We live in the Philippines and we have a Cathay Pacific AMEX Elite Card. We will be moving back to the US in August. Will we be able to get a AMEX card there in the US to match what we have here? The current card we have has approximately $30K USD limit. If they will match it, what card would be our best option. I am Hilton Honors Diamond and Cathay Pacific Silver. We love to travel and stay primarily at Hilton properties around the world when available.
    Thanks im advance.

    1. Ricky YVR

      Yes, you should be able to do an Amex Global Transfer to the Amex US Hilton cards.

  6. Richard

    Thanks Ricky and Kirin for this great article!

    I know you don’t suggest to buy the Marriott points from the promotion now. Is there anything else I can do to get hotel points beside getting the Amex Hilton Aspire card? Thank you in advance Ricky!

    1. Ricky YVR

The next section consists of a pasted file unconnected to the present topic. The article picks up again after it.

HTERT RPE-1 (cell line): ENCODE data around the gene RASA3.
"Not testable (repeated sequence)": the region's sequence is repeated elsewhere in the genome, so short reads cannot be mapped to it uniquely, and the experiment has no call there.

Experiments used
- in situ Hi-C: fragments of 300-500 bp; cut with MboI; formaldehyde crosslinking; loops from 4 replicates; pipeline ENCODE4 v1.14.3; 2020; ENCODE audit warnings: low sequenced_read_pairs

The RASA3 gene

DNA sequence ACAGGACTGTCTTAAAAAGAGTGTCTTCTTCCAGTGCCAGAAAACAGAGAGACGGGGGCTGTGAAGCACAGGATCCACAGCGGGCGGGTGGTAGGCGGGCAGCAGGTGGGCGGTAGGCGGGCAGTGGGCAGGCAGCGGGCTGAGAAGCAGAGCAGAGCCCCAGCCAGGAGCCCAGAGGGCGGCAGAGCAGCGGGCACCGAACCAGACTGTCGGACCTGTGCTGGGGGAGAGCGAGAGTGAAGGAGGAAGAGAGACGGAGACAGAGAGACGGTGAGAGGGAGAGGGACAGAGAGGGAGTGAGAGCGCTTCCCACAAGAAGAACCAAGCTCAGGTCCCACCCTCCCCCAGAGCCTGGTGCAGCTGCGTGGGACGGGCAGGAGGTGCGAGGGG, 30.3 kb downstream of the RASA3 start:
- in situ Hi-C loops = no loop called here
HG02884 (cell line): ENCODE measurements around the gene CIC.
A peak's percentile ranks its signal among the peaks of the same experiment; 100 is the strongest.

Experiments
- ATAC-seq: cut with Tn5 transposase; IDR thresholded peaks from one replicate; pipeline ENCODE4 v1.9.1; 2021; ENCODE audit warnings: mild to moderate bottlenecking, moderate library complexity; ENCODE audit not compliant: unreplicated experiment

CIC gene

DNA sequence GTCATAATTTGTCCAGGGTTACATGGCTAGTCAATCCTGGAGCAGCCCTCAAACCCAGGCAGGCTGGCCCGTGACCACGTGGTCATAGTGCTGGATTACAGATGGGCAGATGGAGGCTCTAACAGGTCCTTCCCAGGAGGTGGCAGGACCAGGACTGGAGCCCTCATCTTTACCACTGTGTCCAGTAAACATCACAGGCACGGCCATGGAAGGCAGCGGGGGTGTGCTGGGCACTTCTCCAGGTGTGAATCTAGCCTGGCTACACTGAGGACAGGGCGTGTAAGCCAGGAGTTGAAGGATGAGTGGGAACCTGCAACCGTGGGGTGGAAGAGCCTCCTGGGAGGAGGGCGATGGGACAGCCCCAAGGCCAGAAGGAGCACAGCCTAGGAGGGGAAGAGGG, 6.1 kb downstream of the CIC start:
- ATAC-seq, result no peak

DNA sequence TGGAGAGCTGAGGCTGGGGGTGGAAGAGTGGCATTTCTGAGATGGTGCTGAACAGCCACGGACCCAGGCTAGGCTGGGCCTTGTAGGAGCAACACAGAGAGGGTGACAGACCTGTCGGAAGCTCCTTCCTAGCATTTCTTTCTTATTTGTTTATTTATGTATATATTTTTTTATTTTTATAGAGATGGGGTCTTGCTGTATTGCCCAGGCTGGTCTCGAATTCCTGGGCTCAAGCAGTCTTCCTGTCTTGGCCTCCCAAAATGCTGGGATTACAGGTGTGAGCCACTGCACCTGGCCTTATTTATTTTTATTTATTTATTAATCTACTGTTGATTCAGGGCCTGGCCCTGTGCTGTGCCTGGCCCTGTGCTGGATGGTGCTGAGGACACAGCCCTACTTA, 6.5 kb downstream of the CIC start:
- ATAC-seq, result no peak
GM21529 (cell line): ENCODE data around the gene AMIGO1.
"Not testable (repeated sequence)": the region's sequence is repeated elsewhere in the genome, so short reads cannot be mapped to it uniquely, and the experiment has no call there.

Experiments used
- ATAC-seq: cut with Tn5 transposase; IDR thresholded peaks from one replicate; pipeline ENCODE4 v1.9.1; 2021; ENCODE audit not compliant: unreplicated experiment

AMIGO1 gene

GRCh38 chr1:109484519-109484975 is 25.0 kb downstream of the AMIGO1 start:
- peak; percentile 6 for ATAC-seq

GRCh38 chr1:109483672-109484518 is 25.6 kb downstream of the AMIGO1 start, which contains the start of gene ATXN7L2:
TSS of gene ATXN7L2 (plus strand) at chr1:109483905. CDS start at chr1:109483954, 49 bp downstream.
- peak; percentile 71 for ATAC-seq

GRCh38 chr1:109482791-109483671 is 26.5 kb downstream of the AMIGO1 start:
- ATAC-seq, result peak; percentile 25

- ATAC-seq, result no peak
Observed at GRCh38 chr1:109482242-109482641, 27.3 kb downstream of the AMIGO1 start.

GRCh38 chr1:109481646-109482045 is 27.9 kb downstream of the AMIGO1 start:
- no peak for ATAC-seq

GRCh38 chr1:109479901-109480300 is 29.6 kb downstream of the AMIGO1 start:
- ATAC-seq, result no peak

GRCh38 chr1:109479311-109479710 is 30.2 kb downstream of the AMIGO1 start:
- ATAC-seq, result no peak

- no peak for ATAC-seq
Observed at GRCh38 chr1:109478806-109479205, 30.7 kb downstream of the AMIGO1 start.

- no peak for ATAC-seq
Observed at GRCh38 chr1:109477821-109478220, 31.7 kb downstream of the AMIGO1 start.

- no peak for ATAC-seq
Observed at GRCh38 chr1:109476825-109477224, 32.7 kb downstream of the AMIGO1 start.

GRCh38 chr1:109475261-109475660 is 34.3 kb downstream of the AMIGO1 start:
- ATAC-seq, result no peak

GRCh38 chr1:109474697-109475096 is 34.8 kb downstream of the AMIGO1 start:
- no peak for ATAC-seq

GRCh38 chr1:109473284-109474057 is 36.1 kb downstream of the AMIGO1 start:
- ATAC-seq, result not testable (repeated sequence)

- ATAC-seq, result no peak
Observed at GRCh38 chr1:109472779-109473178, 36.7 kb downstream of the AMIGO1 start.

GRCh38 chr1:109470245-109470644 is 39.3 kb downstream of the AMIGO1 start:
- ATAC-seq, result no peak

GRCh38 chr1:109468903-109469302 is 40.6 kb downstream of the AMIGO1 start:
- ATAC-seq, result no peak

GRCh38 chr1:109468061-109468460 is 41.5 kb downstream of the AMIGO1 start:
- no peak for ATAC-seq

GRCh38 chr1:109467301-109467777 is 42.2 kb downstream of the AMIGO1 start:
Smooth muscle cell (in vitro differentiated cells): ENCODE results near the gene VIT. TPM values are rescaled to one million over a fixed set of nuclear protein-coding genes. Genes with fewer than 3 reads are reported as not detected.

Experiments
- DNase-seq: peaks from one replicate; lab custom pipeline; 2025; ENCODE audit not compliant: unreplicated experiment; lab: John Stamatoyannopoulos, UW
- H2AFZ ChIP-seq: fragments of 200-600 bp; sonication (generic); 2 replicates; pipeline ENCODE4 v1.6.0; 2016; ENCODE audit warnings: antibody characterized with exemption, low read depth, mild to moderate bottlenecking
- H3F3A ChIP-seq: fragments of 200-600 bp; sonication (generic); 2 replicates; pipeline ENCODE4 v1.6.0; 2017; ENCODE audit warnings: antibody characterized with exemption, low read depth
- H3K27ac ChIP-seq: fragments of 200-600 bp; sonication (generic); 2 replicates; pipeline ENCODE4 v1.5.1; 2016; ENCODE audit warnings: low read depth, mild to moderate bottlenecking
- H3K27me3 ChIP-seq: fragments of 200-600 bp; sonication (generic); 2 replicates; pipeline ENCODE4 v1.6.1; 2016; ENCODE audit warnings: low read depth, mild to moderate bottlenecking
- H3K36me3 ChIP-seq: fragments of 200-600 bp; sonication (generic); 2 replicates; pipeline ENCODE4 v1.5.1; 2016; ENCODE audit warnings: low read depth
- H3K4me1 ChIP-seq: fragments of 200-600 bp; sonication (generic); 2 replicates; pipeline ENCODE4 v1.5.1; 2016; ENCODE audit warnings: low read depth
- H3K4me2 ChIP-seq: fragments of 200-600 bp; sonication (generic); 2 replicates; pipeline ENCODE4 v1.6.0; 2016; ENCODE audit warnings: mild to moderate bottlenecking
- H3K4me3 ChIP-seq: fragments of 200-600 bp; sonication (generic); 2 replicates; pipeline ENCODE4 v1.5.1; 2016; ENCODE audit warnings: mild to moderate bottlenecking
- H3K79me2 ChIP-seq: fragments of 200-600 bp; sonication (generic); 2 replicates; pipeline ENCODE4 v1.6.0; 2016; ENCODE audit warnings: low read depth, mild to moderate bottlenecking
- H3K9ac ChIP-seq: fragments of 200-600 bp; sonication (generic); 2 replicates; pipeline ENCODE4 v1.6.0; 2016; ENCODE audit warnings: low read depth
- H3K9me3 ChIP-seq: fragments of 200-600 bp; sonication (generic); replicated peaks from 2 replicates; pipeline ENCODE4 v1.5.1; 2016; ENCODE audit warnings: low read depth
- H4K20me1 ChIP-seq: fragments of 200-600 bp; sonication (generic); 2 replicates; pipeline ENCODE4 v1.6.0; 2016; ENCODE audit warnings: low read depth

Sounds like a good initial plan to me, but I would say that there should still be some value in the new Aeroplan program, so I’d probably go for a hedged strategy (cashing out some MR points at 2cpp and keeping some in Aeroplan) vs. cashing everything out. Getting at least 2cpp for your Aeroplan miles in the new program should still very much be doable, I feel.

      After getting the Aspire, you can also get the other US Hilton cards after a few months. You can also get the Canadian and US Bonvoy cards to rack up the hotel points too. As for buying points, I don’t recommend purchasing speculatively, but if you have a high-value hotel redemption in mind where it makes sense, then by all means go for it (both the 60% Bonvoy bonus and the 100% Hilton bonus that they frequently run).

  7. Ralph

    I’ve tried the gift card technique a couple times, but after misplacing a $100 gift card, I don’t do it any more.

  8. Glen

    That takeamex.ca website is gold! I get it that mom and pop shops want to preserve margins, but there are some I am very loyal to and I don’t appreciate their lack of loyalty back in terms of not letting me use my amex. Time to report!